Drug Possession Charges In The State Of Arizona
If you were caught with drugs, the charges brought against you will largely depend on the circumstances surrounding the evidence. This includes the amount of drugs in evidence, as well as the types of things that were found with the drugs. The penalty also depends on the kind of drugs you were caught with. Charges range from misdemeanors to more serious felonies.
Different Drugs Warrant Different Penalties
The state of Arizona has different penalties for different drugs – drugs are classified into different categories, and each category has its own set of standards. Whether the drugs were for personal use or for sale plays a role in the penalty you will ultimately receive for knowing possession of the drugs.
Marijuana possession is its own separate crime. Arizona considers marijuana to be neither a narcotic nor a dangerous drug. Marijuana possession, even a small quantity for personal use, is technically charged as a class 6 felony, which is the lowest level of felony. Because of its class 6 felony status, it is punishable by up to two years in prison for a first offense. Oftentimes, however, marijuana possession for personal use of a small quantity is waived down and charged as a misdemeanor, at the discretion of the prosecutor.
Any opioid medication without a prescription (“oxy” drugs, like oxycontin or oxycodone, Percocet, Vicodin, etc) are treated as narcotics. Cocaine in any form and heroin are also considered narcotics. This is a class 4 felony offense when charged with possession for personal use, and can result in up to 3.75 years in prison, even for a first offense.
Arizona’s most problematic dangerous drug is methamphetamine (meth, G, crank, ice, glass, etc). Most possession of dangerous drug cases involve methamphetamine, but may involve other hallucinogenic drugs like ecstasy, psilocybin mushrooms, LSD, or any laboratory created illicit hallucinogenic compounds. This is also a class 4 felony punishable by up to 3.75 years in prison, but it’s worth noting that the court takes methamphetamine possession incredibly seriously. The methamphetamine epidemic in Arizona has prompted prosecutors to prosecute methamphetamine possession to the fullest extent of the law.
Possession Of Paraphernalia
Possession of paraphernalia is its own crime, whether or not drugs were also found with the paraphernalia. Most people with paraphernalia charges will also have a drug charge, as these items are often stored together.
Paraphernalia is anything that can be used to smoke, ingest, store, hide, move, or prepare drugs. While paraphernalia charges often directly apply to things like pipes, baggies, and needles, they can also apply to marijuana grinders or containers, bags that are designed to hold drugs, or any equipment used to prepare or create drugs.
Possession of paraphernalia is a class 6 felony which is punishable by up to two years in prison, and it exists as a standalone charge. Paraphernalia possession is also often waived down to a misdemeanor, unless there are also felony drug charges attached.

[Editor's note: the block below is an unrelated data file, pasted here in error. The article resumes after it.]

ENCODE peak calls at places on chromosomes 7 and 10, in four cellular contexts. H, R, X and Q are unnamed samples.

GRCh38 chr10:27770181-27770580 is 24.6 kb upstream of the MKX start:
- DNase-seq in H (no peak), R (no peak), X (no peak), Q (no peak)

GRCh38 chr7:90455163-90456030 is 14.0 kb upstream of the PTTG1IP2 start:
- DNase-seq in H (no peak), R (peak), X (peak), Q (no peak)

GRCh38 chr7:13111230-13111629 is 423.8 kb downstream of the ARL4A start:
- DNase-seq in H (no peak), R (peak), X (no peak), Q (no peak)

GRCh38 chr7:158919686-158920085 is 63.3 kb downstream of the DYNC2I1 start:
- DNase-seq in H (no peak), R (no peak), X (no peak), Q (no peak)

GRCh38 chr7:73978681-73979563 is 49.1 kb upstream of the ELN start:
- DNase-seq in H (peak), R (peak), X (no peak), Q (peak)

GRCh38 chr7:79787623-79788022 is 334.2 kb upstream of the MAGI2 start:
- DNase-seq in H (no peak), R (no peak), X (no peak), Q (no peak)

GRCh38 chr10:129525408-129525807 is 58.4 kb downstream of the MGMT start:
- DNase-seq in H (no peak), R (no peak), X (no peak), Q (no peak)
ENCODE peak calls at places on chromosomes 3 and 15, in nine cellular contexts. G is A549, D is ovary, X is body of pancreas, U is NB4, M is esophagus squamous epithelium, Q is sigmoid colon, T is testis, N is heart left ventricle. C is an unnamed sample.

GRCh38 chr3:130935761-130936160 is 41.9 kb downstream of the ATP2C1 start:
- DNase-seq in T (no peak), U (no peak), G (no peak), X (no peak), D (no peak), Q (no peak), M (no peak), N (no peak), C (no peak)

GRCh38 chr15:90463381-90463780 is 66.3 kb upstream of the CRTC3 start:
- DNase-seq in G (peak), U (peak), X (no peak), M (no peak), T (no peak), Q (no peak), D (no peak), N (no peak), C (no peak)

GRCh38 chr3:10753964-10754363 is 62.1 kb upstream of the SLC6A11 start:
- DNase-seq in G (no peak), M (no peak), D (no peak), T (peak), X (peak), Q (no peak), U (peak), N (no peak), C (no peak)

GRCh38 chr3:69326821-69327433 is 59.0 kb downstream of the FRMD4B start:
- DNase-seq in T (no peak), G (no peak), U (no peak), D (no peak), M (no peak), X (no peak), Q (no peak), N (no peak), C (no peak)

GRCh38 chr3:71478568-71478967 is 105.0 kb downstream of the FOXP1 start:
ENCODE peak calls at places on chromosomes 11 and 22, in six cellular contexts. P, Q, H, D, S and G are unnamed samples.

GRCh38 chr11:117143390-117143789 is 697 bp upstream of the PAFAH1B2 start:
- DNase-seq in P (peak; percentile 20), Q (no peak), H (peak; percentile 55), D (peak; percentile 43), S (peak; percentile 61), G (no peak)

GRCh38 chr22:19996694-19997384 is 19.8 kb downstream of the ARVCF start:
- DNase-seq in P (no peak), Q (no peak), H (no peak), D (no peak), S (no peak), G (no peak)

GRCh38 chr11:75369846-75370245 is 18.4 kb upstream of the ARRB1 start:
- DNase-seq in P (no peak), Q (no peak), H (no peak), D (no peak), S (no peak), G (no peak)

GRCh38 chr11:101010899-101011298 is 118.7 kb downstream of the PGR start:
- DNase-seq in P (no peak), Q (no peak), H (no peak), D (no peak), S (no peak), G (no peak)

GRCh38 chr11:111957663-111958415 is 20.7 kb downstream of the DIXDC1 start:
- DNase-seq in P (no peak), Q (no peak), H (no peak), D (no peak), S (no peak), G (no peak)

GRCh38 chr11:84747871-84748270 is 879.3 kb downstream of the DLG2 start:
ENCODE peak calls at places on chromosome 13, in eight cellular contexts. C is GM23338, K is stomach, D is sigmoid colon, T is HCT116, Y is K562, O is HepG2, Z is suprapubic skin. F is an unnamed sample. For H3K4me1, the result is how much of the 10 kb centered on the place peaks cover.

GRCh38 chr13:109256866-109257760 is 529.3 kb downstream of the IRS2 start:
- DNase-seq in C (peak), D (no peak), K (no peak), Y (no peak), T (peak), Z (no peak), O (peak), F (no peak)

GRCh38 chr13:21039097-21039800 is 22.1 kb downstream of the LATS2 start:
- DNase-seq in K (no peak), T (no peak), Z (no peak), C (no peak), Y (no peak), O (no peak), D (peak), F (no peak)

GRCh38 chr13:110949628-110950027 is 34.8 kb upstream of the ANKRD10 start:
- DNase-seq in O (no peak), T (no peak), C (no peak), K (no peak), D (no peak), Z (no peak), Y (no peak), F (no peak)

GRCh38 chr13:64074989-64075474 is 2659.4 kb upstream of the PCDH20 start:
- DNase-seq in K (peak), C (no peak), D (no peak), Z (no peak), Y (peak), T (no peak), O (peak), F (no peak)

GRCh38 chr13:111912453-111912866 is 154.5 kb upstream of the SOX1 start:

Drug Possession For Personal Use
Personal use cases are a lot easier to navigate than cases where intent to sell drugs plays a factor. Though sales and possession for sale cases are nearly all felonieshe, avoiding or minimizing penalties is possible.
If you are a first-time offender and your possession case is small and simple, you may be able to make an arrangement with the government to attend substance abuse classes, or specific counseling instead of spending time behind bars. Not everyone is a candidate for this type of alternate sentencing. In order to explore this option, you need to contact an experienced lawyer as soon as possible to determine your best course of action.
Possession For Sale
Possession For Sale is when someone is found with a large amount of drugs in their possession (more than several doses – the specific amount depends on the type of drug). These drugs need to be in the possession or control of the person – attempting to buy them without physically obtaining them is little more than planning, and will be charged as conspiracyor attempt to possess, rather than possession for sale.
Possession for sale is a serious felony that can lead to up to 12.5 years in prison if there are aggravating factors. If weapons are involved in the possession for sale, you can also be charges with possession of a gun during the commission of a felony drug offense, a class 4 felony, punishable by up to 3.75 years for a first offense. If the drug is meth, you could spend up to 20 years in prison, even for a first offense.
Defending Yourself Against Drug Charges
First and foremost, it is the responsibility of those who brought charges against you to establish that the drugs in question were legitimately in your possession or control. If you had a roommate who was selling marijuana while you were at work and he left a box of it in your living room, it must be proven that you were aware of what was going on if you are to face criminal consequences.
If a small amount of drugs did belong to you, you might be able to make an arrangement to reduce charges or even have them dropped if you actively seek help for an addiction problem.
Getting Legal Representation
If you are facing drug charges of any kind, it’s vital to treat them seriously. These charges can lead to years of incarceration, hefty fines and a destroyed reputation. At Doug Taylor Law, we’re willing to fight for you. Contact us now for a free consultation so we can build a defense that’s right for your unique situation.